Have you been listening to any good TV shows lately?
If you’re glued to a scripted podcast drama, you might be auditioning for a potential TV series — a result of Hollywood’s demand for small-screen material and the realization that podcasts beyond the non- fiction are a valuable resource.
Fact-based podcast dramatizations such as Wondery’s “WeCrashed,” about the WeWork business debacle, and Dateline NBC’s crime saga “The Thing About Pam” have become television staples with A-list actors, including Jared Leto and Renée Zellweger.
But there’s a new wave of fictional podcasts, some made with the express intention of judging a story’s worth for a second life on screen, emerging as prominent newcomers to the audio world. They’re taking to podcasts as a more cost-effective way to test out a series concept than filming a TV pilot, and more persuasive than a written pitch.
“Very traditional and legacy media companies” see fictional podcasts as content to exploit, said Mark Stern, former studio head and head of original content at Syfy Channel for a decade. Stern himself has shifted gears: He’s president of Echoverse, a podcast studio launched in 2020 with a focus on sci-fi, fantasy and supernatural stories.
“We really started this business as an opportunity to create absolutely best-in-class audio dramas, but with a very keen eye for them to serve as proof of concept IP (intellectual property) that could then launch TV, film and graphics. novels,” Stern said.
This mirrors the approach of Wolf Entertainment, whose network franchises include “Chicago,” “FBI,” and the everlasting “Law & Order.” The Dick Wolf-led company produces podcasts including “Hunted,” with Parker Posey and Brandon Scott, and “Dark Woods” with Corey Stoll and Monica Raymund — the latter drama in development by Universal Television.
For studio executives inundated with series proposals that often consist of a single page of description, a well-made podcast is a valuable alternative, said Elliot Wolf, the executive producer of “Dark Woods.”
“You have the ability to really immerse yourself in an audio series that paints the picture much better than anything you can do with the written word,” Wolf said. He joined his father’s company, then Wolf Films, about three years ago and is part of his rebranding which includes storytelling in new media.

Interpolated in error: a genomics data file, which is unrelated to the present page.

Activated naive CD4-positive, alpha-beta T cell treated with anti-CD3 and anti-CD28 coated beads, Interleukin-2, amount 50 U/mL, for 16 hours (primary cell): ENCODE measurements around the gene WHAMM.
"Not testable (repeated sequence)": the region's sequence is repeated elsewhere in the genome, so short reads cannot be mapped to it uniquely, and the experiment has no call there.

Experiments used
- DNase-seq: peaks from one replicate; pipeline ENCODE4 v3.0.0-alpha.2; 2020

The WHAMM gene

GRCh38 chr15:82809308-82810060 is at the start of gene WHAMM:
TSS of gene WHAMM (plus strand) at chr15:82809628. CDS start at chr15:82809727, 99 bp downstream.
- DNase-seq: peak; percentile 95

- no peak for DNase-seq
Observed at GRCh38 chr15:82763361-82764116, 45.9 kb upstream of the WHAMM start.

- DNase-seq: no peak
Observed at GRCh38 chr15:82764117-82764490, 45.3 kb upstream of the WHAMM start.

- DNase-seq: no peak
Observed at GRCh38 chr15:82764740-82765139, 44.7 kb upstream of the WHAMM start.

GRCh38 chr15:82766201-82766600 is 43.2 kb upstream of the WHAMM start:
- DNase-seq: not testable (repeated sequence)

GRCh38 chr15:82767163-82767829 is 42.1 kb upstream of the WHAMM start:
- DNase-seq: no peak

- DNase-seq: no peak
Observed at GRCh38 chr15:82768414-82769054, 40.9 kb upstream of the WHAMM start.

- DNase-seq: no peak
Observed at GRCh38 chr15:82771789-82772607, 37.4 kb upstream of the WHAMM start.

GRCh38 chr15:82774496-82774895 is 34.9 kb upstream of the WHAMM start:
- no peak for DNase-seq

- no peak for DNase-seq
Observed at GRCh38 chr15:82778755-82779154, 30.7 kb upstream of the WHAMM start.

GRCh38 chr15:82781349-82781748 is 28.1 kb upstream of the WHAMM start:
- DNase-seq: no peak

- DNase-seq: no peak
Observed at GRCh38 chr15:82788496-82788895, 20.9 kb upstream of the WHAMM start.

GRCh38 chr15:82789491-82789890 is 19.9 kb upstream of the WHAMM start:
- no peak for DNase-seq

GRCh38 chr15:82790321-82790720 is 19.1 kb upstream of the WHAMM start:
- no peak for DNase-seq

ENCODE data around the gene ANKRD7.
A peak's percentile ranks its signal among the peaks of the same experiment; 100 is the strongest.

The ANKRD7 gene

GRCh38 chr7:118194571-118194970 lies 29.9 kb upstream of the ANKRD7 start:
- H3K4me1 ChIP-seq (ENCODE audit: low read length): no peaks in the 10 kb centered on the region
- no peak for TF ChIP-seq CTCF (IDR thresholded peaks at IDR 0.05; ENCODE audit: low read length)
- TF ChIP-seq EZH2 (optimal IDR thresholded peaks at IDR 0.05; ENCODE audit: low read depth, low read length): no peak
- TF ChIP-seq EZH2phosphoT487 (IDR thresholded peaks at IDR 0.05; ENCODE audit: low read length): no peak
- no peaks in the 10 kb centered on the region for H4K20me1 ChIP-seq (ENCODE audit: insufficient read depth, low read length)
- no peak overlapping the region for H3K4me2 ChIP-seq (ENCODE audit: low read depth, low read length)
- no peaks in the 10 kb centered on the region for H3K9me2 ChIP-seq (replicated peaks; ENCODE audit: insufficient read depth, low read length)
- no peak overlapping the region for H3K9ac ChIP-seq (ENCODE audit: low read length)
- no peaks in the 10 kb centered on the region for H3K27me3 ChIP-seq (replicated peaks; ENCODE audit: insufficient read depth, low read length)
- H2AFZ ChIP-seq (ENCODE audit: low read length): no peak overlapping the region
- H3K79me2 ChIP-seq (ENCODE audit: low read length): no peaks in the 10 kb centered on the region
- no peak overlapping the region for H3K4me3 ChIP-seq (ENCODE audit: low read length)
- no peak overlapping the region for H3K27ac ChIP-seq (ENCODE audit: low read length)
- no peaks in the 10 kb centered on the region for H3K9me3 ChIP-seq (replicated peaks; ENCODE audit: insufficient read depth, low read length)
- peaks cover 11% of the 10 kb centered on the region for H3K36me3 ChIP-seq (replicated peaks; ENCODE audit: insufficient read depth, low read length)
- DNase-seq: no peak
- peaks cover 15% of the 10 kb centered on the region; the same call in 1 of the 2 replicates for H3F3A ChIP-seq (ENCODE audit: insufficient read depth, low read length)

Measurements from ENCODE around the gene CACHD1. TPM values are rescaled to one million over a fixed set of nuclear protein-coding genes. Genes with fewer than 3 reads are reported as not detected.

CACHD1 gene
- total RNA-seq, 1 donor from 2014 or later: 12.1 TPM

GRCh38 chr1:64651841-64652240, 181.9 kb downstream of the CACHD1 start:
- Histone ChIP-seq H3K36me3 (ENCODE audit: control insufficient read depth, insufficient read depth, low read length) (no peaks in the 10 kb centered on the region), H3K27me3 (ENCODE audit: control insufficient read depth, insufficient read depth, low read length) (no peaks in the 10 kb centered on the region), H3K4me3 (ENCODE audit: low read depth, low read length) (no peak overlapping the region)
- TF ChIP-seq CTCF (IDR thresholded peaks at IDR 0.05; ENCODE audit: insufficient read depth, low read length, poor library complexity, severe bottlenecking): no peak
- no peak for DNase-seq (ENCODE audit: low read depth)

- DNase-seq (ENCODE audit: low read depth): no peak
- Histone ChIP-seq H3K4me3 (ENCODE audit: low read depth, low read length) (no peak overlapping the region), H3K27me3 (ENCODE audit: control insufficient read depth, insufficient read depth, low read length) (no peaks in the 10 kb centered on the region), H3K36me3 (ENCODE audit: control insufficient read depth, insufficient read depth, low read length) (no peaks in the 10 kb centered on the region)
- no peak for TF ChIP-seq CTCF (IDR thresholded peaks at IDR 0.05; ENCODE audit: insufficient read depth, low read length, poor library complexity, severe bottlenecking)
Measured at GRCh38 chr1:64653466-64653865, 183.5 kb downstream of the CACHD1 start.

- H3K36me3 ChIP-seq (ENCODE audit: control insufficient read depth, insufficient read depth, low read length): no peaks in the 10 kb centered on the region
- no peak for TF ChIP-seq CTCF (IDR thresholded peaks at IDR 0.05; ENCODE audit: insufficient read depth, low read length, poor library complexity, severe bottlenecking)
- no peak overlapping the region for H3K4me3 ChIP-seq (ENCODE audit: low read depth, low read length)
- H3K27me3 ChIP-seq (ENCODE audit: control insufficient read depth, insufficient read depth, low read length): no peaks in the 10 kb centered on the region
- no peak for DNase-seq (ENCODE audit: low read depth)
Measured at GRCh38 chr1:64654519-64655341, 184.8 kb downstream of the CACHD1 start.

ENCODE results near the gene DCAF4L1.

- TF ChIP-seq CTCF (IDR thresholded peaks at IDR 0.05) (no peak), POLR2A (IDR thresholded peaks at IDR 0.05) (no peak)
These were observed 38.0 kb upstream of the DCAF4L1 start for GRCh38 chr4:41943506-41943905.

Stern detailed the economic benefit of assessing the viability of a series based on a podcast as opposed to a pilot. “Let’s say a really well done season of a scripted podcast costs half a million dollars. Good luck getting an hour of TV for $5 million,” he said.
Andy Bowers, a pioneer in podcast production and technology, said Hollywood had to step up.
“I was touting this to some production companies and studios five years ago, saying, ‘It’s a great way to test concepts. You don’t need lighting, you don’t need location shooting, you don’t need expensive sets,” Bowers said.
Their reaction? “’Yes, maybe later,’ he recalls. The journalism anthology “Serial” podcast and a handful of others were buzzing, but Bowers said the industry didn’t see it as “support for them” even after reminding them that the TV sitcom 1950s hit “I Love Lucy” was inspired by a radio show.
Fiction is not new to the world of podcasting. “Welcome to Night Vale,” a cult hit that became the basis for books, albums, and live shows in the United States and around the world, celebrates its 10th year.
But it took a confluence of events to raise podcasting’s profile and change attitudes: the proliferation of streaming services with a voracious need for shows, like Apple TV+ and Peacock, and the COVID-19 pandemic.
Mimi O’Donnell has been hired as head of scripted programming for Spotify-owned podcast company Gimlet Media after her 2018 drama “Homecoming” caused a stir with movie star Julia Roberts topping the charts. adaptation of Prime Video. But Hollywood remained resistant to the value of fictional podcasts for television, O’Donnell said.
Then the pandemic slowed screen production and “a wave of calls” came in, O’Donnell said. Change was meant to happen, she said, and the pace is relentless, with some producers even trying to figure out what’s in the pipeline before release — kind of like studios jumping on a book before release. .
Non-fiction podcasts, driven by talk and current affairs, remain more popular with audiences, but fiction is gaining ground. Spotify’s drama “Batman Unburied” debuted in May at No. 1 on the company’s podcast charts, displacing Joe Rogan’s podcast from its usual perch.
Podcasts and their on-screen incarnations will be different, said O’Donnell, who was a theater company manager coming to Gimlet. She cites the example of “The Horror of Dolores Roach”, which began life as a solo play written by Aaron Mark and produced for the stage by O’Donnell.
She worked with the playwright on an adaptation of the play for one of his early Gimlet podcasts and it turned out to be a winner. It was picked up by Amazon Studios for a series adaptation, with Mark writing the pilot episode and serving as co-showrunner.
“To me, it’s the dream scenario of how a story can evolve across different mediums and the same creator go with it…and understand how the story can live” in all of them, O’Donnell said. .
Joseph Fink, who co-created “Welcome to Night Vale” with Jeffrey Cranor, echoed that view. “What matters is what is the podcast like? What attracts people, and can we build that from scratch in this new form? Everyone is going to have to deal with this,” he said.
Fink and Cranor have so far resisted a TV adaptation of their project, despite strong industry interest.
“The same thing that happened with books and plays, people are realizing that podcasts are just as valuable and rich for storytelling,” Fink said. But, he added, “it’s important to us that if we do a ‘Night Vale’ show, that it’s done in a way that we can be proud of and feel like it’s forever. ours.”